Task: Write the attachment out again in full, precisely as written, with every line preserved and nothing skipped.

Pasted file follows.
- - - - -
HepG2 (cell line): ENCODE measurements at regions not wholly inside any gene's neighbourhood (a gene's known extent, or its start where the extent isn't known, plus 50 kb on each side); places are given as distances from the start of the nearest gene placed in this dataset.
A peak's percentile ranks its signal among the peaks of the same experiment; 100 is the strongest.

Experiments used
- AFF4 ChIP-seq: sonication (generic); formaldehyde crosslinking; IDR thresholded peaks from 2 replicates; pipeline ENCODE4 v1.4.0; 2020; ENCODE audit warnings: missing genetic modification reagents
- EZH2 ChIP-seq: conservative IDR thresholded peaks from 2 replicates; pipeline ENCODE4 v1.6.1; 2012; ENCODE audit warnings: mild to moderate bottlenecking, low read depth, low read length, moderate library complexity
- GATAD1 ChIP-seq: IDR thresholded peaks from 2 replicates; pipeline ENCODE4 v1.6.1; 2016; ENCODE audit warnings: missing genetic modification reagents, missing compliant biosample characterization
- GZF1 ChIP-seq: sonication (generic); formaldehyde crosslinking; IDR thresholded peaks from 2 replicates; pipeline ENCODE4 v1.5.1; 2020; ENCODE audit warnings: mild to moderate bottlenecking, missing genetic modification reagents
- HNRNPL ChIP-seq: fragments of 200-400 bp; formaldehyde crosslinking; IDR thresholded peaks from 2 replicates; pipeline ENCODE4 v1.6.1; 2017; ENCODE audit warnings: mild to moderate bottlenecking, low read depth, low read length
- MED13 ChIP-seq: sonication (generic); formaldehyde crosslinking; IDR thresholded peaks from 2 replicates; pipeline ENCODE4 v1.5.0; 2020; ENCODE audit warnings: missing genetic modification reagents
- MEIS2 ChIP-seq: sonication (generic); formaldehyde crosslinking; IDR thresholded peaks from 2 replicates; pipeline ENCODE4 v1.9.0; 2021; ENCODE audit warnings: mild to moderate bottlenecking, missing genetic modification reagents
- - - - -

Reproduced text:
HepG2 (cell line): ENCODE measurements at regions not wholly inside any gene's neighbourhood (a gene's known extent, or its start where the extent isn't known, plus 50 kb on each side); places are given as distances from the start of the nearest gene placed in this dataset.
A peak's percentile ranks its signal among the peaks of the same experiment; 100 is the strongest.

Experiments used
- AFF4 ChIP-seq: sonication (generic); formaldehyde crosslinking; IDR thresholded peaks from 2 replicates; pipeline ENCODE4 v1.4.0; 2020; ENCODE audit warnings: missing genetic modification reagents
- EZH2 ChIP-seq: conservative IDR thresholded peaks from 2 replicates; pipeline ENCODE4 v1.6.1; 2012; ENCODE audit warnings: mild to moderate bottlenecking, low read depth, low read length, moderate library complexity
- GATAD1 ChIP-seq: IDR thresholded peaks from 2 replicates; pipeline ENCODE4 v1.6.1; 2016; ENCODE audit warnings: missing genetic modification reagents, missing compliant biosample characterization
- GZF1 ChIP-seq: sonication (generic); formaldehyde crosslinking; IDR thresholded peaks from 2 replicates; pipeline ENCODE4 v1.5.1; 2020; ENCODE audit warnings: mild to moderate bottlenecking, missing genetic modification reagents
- HNRNPL ChIP-seq: fragments of 200-400 bp; formaldehyde crosslinking; IDR thresholded peaks from 2 replicates; pipeline ENCODE4 v1.6.1; 2017; ENCODE audit warnings: mild to moderate bottlenecking, low read depth, low read length
- MED13 ChIP-seq: sonication (generic); formaldehyde crosslinking; IDR thresholded peaks from 2 replicates; pipeline ENCODE4 v1.5.0; 2020; ENCODE audit warnings: missing genetic modification reagents
- MEIS2 ChIP-seq: sonication (generic); formaldehyde crosslinking; IDR thresholded peaks from 2 replicates; pipeline ENCODE4 v1.9.0; 2021; ENCODE audit warnings: mild to moderate bottlenecking, missing genetic modification reagents